In the postwar decades, sexual revolutions - first women's suffrage, flappers, Prohibition, and Mae West; later Alfred Kinsey, Hugh Hefner, and the pill - altered the lifestyles and desires of generations. Since the 1990s, the internet and its cataclysmic cultural and social technological shifts have unleashed a third sexual revolution, crystallized in the acts and rituals of confession that are a staple of our twenty-first-century lives. In I Confess!, a collection of thirty original essays, leading international scholars such as Ken Plummer, Susanna Paasonen, Tom Roach, and Shohini Ghosh explore the ideas of confession and sexuality in moving image arts and media, mostly in the Global North, over the last quarter century. Through self-referencing or autobiographical stories, testimonies, and performances, and through rigorously scrutinized case studies of "gay for pay," gaming, camming, YouTube uploads, and the films Tarnation and Nymph()maniac, the contributors describe a spectrum of identities, desires, and related representational practices. Together these desires and practices shape how we see, construct, and live our identities within this third sexual revolution, embodying both its ominous implications of surveillance and control and its utopian glimmers of community and liberation. Inspired by theorists from Michel Foucault and Gilles Deleuze to Gayle Rubin and José Esteban Muñoz, I Confess! reflects an extraordinary, paradigm-shifting proliferation of first-person voices and imagery produced during the third sexual revolution, from the eve of the internet to today.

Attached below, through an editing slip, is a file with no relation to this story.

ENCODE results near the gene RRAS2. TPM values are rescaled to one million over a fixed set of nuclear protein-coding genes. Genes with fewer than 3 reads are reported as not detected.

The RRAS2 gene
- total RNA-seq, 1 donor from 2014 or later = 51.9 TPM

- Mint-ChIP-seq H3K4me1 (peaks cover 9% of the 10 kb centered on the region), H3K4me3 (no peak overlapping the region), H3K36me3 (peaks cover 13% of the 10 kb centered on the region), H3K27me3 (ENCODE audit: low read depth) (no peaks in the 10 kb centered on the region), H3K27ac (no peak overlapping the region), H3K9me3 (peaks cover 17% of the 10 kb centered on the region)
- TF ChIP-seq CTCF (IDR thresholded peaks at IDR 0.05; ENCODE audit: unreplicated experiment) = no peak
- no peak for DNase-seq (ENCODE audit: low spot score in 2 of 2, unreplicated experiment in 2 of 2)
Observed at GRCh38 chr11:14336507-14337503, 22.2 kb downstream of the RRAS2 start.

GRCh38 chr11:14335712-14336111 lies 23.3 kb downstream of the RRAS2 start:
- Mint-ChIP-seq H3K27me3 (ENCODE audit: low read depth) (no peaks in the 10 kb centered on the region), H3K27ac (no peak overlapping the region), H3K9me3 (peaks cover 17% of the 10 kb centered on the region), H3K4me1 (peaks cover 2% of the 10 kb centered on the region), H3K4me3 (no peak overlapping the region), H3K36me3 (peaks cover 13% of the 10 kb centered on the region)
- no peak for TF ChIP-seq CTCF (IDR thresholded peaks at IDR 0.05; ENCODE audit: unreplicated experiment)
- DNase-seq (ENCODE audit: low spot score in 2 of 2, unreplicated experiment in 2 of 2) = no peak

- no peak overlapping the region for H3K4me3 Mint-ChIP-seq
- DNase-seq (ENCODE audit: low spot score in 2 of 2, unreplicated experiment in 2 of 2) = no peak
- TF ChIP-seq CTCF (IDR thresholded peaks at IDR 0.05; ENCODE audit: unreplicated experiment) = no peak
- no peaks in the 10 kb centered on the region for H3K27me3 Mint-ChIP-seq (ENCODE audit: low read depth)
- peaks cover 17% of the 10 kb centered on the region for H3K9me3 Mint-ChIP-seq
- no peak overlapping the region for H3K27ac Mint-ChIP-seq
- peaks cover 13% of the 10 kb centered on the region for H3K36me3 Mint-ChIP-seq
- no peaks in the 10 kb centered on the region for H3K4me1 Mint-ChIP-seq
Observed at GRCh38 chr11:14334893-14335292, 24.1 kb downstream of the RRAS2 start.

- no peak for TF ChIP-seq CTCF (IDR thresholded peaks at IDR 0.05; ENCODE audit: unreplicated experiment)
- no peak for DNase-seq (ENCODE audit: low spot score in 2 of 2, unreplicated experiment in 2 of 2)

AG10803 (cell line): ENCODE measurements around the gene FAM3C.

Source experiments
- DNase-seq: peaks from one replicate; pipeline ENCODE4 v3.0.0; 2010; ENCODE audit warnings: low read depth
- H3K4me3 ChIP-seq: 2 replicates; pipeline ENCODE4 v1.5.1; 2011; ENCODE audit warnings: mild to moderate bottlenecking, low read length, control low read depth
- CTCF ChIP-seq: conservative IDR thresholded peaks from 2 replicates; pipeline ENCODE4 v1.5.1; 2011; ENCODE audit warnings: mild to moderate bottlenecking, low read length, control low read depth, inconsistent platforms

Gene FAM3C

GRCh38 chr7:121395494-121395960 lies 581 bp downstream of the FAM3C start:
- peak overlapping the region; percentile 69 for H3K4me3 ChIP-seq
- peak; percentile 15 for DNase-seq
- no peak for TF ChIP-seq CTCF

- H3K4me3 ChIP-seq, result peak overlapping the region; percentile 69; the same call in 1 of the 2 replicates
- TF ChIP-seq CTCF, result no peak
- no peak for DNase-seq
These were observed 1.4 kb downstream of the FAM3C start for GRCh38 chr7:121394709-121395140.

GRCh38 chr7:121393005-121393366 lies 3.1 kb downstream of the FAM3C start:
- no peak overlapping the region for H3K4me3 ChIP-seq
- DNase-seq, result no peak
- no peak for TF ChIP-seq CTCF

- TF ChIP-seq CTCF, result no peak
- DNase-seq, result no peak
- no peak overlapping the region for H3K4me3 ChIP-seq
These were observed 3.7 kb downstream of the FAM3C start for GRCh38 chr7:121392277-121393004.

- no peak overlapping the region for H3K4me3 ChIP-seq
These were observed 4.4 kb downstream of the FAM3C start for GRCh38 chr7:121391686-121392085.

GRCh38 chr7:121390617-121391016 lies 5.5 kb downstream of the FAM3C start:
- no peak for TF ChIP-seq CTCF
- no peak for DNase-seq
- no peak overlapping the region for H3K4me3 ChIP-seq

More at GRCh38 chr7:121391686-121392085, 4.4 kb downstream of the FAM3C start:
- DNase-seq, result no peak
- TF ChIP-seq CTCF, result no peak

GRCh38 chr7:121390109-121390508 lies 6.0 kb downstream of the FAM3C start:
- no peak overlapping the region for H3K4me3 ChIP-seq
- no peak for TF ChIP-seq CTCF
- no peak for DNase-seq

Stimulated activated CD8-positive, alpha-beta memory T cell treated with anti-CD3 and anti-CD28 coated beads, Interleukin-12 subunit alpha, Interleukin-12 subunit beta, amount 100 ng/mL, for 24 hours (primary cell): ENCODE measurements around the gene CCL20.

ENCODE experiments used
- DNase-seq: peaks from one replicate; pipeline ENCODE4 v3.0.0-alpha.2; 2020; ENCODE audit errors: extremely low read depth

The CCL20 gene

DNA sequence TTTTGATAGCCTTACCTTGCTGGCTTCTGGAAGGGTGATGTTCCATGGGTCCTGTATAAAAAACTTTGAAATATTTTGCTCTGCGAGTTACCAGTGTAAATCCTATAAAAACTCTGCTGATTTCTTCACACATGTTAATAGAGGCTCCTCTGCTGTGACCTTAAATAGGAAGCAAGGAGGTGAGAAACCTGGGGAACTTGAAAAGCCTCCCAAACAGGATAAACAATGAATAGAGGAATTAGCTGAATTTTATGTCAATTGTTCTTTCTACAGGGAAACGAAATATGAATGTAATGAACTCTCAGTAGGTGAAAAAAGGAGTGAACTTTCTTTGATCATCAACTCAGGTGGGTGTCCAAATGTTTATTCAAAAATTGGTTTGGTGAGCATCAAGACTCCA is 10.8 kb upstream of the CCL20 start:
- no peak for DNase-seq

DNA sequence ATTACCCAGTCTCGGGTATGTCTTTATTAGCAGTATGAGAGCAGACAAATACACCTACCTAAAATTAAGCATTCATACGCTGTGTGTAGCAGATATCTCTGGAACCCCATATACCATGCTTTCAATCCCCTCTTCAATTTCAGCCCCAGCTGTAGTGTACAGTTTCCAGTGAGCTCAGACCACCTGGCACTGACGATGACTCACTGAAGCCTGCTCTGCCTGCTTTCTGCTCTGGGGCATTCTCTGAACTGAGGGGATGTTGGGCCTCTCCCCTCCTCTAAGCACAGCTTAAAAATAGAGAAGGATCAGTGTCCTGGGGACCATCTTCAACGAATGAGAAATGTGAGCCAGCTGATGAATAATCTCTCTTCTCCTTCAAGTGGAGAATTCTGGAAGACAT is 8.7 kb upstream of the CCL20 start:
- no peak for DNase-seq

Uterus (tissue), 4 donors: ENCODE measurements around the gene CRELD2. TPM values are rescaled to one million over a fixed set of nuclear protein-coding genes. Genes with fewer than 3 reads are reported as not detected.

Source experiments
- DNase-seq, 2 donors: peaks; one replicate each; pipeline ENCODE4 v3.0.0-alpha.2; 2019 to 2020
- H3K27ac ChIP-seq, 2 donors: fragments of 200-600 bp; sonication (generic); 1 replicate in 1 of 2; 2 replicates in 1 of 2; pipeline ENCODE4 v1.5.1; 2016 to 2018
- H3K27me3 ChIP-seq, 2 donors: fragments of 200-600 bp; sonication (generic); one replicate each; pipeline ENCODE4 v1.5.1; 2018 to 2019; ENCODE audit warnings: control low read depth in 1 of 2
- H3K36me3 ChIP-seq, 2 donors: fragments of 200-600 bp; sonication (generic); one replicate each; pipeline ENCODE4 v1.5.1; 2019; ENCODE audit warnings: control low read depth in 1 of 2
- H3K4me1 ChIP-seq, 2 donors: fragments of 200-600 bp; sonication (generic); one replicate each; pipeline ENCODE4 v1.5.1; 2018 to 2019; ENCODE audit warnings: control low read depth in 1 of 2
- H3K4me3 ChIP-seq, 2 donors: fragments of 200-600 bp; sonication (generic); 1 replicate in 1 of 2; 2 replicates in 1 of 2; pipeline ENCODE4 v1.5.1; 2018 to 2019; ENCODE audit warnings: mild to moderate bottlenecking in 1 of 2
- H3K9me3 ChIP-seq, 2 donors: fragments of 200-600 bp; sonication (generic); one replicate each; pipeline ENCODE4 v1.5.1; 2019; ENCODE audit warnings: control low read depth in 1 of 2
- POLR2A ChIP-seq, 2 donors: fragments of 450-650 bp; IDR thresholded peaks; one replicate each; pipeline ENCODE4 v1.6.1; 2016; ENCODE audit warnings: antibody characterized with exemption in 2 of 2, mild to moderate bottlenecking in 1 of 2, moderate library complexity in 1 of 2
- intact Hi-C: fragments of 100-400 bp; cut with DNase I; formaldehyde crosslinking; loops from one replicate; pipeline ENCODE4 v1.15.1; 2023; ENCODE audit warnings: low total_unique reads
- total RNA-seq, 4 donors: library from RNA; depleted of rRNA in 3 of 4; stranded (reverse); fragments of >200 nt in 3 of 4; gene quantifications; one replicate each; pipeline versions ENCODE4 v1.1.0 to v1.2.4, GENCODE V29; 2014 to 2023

Thomas Waugh is a writer, programmer, and activist who taught film studies and sexuality at Concordia University from 1976 to 2017. He is the author of The Romance of Transgression in Canada: Queering Sexualities, Nations, Cinemas. Brandon Arroyo is instructor of media studies at Queens College, City University of New York.
"This collection is a breath of fresh air, full of energy and exciting ideas that stopped me in my tracks. It is both a pleasure to read and a heartening read. There are many riches here of worth to scholars across a range of disciplines, and to the general reader as well." John Mercer, Birmingham School of Media